Dec 13, 2014 Hope rated it liked it
Dirda is a Pulitzer prize winning book critic who writes for the Washington Post, and while I agree with him that many great books are overlooked, I disagreed with his definition of a classic. Often the “pleasure” in his chosen titles was directly related to their bawdiness. One reviewer at Amazon summed it up well: “Too many of Dirda’s picks seem to assume an inexhaustible taste for the macabre, decadence, vulgarity, sexual perversion, and/or cynicism, despair and psychosis”

However, since I’m e
Jan 30, 2009 Gayle rated it it was amazing
Michael Dirda is not only a Pulitzer-Prize-winning literary critic, but is becoming my personal guru for book recommendations. Not that he is aware of this, of course. But I have a special place in my heart for a (a) literary (b) man who can, in print, refer to Georgette Heyer as "as witty as any writer of the past century, as accomplished as P. G. Wodehouse in working out complex plots, and as accurate as a professional historian in getting her background details right." Dirda is not only disce ...more
...Anyways, Classics for Pleasure is a great source if you’re seeking recommendations of what classics to read. Dirda gives you the gist of the work without giving away too much. And he leaves you wanting more.

Sometimes he seems to lead you right up to the climax and stops, advising you to read the story and experience it for yourself. It’s a bit maddening and makes you want to hop on Amazon or Barnes & Noble and quickly download the e-book.

Hence, his review of She by H. Rider Haggard still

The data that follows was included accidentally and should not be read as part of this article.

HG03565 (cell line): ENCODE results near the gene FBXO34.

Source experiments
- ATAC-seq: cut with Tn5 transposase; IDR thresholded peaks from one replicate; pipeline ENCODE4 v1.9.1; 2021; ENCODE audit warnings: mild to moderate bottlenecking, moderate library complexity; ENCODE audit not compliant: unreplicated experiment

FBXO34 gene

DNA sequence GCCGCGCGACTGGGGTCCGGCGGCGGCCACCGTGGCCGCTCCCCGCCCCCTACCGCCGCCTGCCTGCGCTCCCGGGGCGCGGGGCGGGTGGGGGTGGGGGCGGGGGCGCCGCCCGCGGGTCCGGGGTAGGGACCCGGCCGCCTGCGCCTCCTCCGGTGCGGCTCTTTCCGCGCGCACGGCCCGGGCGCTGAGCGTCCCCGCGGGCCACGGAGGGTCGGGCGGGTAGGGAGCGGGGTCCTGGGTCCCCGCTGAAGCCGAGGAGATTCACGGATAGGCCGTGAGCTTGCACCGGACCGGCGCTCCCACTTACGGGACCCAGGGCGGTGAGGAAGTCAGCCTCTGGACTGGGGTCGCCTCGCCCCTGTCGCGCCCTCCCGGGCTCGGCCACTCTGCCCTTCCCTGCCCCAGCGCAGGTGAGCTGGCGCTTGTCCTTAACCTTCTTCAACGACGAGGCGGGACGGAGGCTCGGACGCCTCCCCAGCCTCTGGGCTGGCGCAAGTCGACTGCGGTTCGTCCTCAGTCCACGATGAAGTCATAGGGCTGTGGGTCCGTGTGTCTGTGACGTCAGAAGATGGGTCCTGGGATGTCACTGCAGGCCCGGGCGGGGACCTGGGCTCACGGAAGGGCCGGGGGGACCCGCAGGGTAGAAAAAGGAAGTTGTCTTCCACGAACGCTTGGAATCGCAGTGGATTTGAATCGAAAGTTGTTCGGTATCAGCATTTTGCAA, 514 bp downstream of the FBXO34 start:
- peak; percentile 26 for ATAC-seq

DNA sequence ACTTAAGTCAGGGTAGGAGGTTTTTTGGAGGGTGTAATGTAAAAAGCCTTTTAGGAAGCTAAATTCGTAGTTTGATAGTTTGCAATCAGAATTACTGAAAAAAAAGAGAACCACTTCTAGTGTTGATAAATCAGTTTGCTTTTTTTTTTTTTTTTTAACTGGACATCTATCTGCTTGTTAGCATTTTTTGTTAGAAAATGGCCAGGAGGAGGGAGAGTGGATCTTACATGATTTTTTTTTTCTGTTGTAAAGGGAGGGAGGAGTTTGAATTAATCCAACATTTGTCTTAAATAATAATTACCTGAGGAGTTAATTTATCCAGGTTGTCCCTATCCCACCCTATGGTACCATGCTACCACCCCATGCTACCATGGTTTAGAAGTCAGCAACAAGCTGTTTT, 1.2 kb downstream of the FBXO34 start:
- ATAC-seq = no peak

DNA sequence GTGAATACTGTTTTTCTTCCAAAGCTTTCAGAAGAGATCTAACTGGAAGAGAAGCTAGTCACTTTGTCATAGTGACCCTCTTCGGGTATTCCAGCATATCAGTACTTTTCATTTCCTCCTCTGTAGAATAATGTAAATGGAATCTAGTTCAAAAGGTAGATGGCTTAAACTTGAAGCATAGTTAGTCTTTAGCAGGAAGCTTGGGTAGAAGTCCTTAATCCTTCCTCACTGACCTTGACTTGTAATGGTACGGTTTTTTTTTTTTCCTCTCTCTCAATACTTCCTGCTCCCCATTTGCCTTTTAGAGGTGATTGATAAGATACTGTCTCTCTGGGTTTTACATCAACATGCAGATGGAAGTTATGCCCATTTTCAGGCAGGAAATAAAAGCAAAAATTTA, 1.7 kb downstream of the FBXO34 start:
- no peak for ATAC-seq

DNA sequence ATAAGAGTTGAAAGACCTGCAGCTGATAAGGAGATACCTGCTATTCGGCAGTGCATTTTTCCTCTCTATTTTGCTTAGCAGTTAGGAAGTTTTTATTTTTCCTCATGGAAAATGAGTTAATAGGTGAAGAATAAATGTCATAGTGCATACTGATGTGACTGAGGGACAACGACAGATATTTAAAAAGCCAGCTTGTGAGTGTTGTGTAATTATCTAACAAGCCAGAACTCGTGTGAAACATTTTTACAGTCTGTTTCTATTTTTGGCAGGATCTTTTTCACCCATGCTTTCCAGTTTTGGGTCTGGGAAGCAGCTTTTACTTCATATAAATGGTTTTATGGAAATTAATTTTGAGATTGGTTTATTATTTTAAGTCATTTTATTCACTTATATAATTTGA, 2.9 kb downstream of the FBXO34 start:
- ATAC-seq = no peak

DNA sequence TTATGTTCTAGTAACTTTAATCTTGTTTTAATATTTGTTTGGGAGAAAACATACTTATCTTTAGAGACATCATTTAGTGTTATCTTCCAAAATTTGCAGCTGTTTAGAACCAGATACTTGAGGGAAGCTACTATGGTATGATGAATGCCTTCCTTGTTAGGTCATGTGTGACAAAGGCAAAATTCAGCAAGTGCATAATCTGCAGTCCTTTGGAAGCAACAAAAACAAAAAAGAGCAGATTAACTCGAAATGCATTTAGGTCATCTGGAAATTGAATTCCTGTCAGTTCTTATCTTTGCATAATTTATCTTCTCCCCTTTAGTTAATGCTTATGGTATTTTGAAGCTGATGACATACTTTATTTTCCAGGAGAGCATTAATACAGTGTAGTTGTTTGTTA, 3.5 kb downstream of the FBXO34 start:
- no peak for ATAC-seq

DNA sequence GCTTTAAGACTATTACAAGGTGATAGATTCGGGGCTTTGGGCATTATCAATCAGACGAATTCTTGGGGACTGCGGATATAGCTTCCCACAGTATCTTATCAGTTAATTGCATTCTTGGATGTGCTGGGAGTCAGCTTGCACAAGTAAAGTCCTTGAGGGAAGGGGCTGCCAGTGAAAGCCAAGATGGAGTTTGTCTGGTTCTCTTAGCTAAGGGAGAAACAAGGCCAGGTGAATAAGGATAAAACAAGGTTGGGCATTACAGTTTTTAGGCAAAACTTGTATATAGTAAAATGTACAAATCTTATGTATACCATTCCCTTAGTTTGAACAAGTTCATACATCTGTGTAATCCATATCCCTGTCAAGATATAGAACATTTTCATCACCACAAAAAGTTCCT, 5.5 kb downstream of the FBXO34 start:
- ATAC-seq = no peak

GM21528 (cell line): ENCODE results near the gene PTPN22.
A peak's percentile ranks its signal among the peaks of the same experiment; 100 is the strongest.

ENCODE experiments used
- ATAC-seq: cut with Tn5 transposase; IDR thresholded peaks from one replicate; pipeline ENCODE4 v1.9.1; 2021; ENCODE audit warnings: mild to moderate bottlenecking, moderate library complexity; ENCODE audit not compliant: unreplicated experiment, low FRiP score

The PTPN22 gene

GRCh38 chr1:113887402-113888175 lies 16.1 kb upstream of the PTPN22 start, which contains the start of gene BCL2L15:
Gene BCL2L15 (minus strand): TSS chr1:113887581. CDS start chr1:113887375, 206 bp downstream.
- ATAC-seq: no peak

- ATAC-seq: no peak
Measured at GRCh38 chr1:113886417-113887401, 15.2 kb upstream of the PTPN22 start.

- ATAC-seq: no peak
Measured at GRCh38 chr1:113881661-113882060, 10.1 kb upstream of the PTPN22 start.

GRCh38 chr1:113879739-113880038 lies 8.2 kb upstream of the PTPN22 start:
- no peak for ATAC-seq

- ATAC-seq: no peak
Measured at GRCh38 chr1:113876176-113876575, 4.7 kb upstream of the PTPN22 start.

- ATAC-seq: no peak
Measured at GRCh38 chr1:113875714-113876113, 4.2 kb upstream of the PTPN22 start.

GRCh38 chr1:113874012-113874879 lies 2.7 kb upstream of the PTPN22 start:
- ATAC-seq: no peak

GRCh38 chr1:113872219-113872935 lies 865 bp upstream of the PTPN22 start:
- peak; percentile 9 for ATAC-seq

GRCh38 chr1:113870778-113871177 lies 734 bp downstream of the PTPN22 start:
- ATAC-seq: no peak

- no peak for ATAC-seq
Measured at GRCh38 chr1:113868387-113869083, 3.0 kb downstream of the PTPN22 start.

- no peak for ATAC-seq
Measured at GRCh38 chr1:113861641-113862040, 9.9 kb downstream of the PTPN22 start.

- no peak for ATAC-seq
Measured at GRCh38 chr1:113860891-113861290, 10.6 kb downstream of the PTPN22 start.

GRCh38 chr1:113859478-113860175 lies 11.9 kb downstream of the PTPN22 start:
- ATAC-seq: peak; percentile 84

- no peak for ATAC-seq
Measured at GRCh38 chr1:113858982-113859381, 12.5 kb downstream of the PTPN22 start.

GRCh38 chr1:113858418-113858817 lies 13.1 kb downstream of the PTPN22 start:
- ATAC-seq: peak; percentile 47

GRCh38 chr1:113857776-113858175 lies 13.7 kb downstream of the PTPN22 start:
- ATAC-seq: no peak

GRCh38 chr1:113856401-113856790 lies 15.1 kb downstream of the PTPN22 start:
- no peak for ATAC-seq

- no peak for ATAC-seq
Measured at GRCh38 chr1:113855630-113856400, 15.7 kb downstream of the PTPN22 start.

Aug 24, 2013 Mona rated it liked it
Michael Dirda writes, "Classics are classics not because they are educational, but because people have found them worth reading, generation after generation, century after century. More than anything else, great books speak to us of our own very real feelings and failings, of our all-too-human daydreams and confusions."

Dirda's aim is to convince us that classics can be as entertaining, thoughtful, and accessible as contemporary literary fiction, genre fiction, and nonfiction. Dirda received a P
Oct 21, 2012 Joan rated it it was amazing
This is the second time I've read Dirda's wonderful paean to the pleasures of reading, less a high-school lit harangue and more a long, enjoyable afternoon discussion with a good friend. Dirda blows the bell curve for "well-read" but he wears his erudition lightly; these essays stress the best reason for reading the classics--not to tick off a checkbox on your Intellectual's Guild entry exam but because they are rewarding far in excess of the effort expended. He's also not a snob; some of his ch ...more
Apr 05, 2016 Annabelle rated it really liked it
A gem of a book from Bron! Penned by a Pulitzer winner, coupled with the C word--I would have found the book daunting if I had seen this myself. But reading it was, as promised, all pleasure. If anything, here's another book that makes one realize just how much is yet to be gleaned, mined and read out there. Starting with Edward Gibbon's History of the Fall and Decline of the Roman Empire. Six volumes of it. I first saw this hefty book lugged around by a guest at Antulang, it was during the holy ...more